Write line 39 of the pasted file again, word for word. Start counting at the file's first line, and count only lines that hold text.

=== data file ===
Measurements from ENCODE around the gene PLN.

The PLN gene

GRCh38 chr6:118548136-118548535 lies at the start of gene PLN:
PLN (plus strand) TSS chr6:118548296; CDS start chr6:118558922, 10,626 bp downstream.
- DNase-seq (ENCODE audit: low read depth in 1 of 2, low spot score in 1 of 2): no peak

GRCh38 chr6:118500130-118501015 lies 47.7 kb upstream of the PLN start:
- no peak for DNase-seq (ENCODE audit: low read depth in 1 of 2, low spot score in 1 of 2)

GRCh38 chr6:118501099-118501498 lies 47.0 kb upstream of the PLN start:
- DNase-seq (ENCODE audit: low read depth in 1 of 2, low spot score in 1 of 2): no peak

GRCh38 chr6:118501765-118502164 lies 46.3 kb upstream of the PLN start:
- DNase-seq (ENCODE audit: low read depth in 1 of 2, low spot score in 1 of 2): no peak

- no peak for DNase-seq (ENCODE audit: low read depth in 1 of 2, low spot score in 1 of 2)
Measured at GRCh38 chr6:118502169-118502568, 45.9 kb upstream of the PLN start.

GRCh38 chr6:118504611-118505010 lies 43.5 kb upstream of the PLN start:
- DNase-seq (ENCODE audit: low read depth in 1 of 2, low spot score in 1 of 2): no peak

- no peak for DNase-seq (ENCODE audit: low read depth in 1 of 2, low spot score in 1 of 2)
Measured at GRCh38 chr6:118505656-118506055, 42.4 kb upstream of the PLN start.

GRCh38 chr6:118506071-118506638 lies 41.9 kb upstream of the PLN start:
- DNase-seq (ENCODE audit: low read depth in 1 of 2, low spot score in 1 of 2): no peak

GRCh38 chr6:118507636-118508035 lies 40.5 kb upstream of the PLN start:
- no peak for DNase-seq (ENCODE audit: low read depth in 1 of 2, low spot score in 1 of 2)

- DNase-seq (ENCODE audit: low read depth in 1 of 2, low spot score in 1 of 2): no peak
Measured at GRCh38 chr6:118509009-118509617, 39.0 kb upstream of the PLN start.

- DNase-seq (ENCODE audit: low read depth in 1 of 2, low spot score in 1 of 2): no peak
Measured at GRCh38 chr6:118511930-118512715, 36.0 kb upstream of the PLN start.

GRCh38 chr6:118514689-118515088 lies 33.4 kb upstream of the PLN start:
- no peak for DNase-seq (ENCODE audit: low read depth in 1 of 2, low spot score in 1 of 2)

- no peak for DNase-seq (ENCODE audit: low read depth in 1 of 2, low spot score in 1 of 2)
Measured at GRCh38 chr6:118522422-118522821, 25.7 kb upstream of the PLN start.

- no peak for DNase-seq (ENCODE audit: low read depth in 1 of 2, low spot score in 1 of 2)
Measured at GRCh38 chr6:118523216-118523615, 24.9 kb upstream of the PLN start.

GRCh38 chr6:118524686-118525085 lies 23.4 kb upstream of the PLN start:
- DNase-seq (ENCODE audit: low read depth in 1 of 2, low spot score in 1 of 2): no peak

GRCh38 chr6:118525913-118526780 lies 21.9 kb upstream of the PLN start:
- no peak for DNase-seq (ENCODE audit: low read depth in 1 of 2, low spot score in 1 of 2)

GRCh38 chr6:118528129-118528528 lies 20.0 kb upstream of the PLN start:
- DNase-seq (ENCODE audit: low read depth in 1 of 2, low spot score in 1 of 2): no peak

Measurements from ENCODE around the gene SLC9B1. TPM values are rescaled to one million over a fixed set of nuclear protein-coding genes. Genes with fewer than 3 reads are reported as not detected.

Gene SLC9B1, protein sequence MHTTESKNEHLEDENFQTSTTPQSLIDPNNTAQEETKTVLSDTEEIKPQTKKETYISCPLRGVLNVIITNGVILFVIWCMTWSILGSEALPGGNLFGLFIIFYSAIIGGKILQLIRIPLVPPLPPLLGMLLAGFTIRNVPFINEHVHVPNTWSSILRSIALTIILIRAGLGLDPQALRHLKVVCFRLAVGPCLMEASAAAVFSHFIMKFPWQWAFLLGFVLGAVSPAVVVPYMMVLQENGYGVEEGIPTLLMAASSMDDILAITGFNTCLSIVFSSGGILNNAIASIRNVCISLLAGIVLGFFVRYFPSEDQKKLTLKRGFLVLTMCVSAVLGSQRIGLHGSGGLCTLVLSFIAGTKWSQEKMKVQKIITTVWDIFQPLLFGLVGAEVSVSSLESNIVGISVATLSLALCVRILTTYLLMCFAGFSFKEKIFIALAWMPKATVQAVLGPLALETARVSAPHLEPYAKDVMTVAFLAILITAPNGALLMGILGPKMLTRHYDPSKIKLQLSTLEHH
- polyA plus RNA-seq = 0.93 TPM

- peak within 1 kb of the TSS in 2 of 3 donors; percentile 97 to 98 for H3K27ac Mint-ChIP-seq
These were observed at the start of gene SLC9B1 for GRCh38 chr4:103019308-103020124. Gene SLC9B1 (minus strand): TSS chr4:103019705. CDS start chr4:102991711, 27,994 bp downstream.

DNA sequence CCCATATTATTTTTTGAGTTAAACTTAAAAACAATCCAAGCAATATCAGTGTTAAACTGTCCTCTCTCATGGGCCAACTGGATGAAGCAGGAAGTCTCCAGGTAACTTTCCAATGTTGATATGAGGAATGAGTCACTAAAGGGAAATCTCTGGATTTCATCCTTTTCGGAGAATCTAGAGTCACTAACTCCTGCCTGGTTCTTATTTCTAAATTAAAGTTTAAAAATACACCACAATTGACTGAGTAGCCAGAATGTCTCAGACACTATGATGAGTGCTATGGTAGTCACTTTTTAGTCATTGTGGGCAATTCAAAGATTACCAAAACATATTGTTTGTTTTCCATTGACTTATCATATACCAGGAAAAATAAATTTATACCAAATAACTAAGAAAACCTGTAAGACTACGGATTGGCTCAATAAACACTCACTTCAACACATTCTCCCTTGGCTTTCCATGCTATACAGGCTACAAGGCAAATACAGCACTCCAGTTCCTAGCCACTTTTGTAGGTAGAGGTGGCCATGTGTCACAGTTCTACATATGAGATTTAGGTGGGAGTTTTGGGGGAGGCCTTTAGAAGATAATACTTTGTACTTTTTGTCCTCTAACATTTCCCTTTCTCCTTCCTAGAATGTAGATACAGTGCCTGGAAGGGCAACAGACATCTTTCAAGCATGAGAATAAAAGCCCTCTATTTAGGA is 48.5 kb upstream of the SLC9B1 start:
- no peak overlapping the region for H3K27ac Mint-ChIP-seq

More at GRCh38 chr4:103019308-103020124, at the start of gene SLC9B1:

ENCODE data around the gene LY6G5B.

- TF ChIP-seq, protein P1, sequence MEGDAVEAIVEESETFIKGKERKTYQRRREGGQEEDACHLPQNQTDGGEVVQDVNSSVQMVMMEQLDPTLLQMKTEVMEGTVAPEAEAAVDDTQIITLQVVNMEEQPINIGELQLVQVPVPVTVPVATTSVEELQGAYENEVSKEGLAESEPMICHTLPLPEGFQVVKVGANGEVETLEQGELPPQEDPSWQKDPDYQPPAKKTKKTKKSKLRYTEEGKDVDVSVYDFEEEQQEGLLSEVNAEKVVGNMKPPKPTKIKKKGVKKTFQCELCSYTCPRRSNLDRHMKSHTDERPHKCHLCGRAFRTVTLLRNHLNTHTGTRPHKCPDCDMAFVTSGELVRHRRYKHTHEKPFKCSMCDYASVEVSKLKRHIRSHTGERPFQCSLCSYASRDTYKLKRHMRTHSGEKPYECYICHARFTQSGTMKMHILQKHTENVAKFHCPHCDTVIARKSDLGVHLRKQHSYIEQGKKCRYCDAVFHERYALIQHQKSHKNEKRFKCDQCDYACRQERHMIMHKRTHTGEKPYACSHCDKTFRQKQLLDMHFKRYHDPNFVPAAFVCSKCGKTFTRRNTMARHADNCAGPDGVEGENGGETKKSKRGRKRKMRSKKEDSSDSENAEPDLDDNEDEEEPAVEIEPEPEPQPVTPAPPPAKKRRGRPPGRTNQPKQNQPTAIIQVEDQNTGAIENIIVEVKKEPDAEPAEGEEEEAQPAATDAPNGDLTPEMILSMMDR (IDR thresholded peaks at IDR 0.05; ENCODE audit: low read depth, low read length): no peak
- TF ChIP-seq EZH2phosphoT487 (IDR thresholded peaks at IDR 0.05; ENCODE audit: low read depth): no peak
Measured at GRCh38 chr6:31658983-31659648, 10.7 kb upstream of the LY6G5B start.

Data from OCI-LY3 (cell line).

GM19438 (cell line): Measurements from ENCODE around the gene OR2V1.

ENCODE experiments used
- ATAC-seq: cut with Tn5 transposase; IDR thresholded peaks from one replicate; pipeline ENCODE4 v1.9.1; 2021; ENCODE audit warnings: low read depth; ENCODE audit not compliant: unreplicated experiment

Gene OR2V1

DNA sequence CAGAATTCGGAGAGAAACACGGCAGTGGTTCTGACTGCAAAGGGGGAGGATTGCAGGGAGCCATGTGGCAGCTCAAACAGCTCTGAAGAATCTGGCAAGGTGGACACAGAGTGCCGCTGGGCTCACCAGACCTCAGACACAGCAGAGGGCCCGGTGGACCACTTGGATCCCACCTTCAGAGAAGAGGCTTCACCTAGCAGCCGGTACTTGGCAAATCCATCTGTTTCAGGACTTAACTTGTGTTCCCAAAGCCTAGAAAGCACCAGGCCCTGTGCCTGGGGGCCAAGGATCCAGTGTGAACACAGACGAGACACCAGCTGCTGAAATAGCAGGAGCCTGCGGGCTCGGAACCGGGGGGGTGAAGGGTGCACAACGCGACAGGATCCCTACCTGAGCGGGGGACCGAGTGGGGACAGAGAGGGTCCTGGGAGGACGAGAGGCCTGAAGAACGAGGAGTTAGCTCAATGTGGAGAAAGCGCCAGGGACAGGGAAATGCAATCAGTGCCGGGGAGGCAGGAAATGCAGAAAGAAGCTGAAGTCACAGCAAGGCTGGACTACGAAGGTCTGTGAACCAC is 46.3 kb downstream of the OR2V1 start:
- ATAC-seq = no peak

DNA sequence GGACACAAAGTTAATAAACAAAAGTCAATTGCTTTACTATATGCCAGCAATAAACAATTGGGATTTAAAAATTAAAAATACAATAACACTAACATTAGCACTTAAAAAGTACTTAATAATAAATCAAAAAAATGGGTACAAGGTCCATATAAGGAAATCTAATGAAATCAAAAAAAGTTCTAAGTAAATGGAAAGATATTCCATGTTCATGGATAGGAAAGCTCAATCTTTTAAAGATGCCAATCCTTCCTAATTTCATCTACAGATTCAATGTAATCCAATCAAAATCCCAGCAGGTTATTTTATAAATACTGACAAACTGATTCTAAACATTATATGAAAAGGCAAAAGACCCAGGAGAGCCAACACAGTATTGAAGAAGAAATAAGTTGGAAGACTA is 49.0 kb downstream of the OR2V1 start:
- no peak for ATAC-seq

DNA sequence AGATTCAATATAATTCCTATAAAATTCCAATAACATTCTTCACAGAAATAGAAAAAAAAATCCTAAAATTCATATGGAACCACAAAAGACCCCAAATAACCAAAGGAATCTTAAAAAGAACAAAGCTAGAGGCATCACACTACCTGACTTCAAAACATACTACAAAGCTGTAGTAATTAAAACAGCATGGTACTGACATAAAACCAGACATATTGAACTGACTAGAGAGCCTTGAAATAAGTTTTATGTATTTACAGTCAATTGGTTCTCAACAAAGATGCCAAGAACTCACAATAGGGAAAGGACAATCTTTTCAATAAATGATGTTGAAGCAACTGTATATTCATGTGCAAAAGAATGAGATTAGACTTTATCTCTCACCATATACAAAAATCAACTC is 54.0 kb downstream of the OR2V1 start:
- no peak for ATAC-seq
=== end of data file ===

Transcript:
Gene SLC9B1, protein sequence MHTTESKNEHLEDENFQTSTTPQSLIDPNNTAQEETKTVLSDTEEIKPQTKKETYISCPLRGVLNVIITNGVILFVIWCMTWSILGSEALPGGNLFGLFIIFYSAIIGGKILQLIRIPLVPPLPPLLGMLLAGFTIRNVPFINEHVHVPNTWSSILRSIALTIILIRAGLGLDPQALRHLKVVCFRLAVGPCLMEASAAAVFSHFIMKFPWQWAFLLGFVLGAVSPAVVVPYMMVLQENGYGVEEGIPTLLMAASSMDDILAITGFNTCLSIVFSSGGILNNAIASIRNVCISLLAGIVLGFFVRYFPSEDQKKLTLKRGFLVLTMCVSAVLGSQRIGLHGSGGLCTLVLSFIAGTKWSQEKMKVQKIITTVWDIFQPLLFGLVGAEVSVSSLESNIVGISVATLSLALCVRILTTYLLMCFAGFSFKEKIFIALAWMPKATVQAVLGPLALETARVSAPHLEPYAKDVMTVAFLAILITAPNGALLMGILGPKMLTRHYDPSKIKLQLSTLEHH